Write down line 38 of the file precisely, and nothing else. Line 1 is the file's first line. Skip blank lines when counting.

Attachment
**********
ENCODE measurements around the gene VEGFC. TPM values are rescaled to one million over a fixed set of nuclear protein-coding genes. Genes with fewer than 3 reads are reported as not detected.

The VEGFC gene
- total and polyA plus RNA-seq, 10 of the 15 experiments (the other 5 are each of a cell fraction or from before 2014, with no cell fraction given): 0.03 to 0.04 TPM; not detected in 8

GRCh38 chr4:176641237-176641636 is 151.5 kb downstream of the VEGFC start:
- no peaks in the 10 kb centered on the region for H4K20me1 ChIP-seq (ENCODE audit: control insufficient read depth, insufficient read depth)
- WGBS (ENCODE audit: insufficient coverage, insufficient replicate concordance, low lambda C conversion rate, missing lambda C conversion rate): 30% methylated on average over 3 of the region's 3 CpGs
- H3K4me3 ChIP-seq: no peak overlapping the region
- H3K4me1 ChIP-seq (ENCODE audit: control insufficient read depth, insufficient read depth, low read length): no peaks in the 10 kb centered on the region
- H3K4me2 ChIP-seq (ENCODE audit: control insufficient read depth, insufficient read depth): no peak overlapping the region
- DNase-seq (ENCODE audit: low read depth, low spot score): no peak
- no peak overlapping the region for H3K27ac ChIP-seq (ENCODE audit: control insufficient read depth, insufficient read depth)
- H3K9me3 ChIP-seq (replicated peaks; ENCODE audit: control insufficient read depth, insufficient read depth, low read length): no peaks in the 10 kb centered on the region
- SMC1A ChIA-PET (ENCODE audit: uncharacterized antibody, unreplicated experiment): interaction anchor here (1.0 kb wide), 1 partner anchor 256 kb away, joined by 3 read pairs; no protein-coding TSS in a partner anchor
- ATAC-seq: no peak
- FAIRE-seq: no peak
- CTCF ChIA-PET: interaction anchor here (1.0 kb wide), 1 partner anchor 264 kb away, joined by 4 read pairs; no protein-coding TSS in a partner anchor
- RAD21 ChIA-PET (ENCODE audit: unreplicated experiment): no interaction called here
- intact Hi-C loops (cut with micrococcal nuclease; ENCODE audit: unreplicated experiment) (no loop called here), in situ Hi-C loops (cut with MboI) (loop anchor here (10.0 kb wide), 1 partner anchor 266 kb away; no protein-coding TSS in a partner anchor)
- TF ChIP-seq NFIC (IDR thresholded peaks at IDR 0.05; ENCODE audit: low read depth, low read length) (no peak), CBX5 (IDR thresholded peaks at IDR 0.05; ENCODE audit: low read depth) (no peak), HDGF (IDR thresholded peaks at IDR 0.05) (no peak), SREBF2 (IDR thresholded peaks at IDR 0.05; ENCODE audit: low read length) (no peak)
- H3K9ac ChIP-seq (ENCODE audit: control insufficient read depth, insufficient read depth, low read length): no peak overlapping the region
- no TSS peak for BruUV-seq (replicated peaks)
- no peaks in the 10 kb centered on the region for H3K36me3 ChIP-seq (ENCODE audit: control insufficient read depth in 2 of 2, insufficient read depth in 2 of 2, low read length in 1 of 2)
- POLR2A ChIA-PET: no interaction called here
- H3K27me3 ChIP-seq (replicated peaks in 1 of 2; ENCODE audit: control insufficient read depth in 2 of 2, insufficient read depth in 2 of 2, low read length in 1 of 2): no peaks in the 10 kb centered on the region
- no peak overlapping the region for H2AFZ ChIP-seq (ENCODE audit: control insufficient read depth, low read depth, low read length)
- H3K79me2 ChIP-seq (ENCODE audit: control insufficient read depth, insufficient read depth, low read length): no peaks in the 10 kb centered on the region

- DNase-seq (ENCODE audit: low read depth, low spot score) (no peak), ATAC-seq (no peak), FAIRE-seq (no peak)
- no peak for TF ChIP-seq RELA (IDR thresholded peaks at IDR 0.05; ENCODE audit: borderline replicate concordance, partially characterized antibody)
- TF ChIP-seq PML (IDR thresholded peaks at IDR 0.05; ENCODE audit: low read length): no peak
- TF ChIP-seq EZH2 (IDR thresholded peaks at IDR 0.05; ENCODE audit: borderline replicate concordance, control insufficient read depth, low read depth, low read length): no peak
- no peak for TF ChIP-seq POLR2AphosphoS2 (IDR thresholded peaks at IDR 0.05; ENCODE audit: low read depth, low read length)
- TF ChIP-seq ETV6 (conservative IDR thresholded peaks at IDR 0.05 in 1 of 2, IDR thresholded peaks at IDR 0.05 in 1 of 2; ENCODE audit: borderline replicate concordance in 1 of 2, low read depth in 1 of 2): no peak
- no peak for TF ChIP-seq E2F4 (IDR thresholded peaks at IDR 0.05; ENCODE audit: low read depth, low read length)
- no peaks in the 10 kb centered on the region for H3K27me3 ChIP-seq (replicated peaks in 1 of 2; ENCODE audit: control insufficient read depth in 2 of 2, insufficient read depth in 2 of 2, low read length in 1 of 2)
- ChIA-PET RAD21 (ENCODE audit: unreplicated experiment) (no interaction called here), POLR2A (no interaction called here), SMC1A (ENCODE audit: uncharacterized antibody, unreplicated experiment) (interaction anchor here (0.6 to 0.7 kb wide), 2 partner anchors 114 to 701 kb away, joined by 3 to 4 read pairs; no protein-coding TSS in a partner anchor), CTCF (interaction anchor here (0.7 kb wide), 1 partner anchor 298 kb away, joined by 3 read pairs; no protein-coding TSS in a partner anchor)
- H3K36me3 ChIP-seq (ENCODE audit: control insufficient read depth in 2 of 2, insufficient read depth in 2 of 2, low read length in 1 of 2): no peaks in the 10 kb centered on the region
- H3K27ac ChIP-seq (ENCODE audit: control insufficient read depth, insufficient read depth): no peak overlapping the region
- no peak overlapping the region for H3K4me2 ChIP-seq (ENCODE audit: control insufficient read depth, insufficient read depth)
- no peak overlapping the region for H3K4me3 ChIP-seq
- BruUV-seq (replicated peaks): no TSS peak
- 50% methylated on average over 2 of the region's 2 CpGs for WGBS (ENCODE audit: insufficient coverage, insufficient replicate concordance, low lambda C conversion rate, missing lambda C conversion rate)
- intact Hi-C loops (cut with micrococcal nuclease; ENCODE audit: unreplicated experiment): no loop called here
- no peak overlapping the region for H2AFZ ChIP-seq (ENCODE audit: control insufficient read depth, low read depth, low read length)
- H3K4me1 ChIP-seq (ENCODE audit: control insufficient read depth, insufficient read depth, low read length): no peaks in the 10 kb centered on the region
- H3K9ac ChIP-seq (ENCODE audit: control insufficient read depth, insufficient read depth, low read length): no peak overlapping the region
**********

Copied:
- no peak overlapping the region for H3K4me2 ChIP-seq (ENCODE audit: control insufficient read depth, insufficient read depth)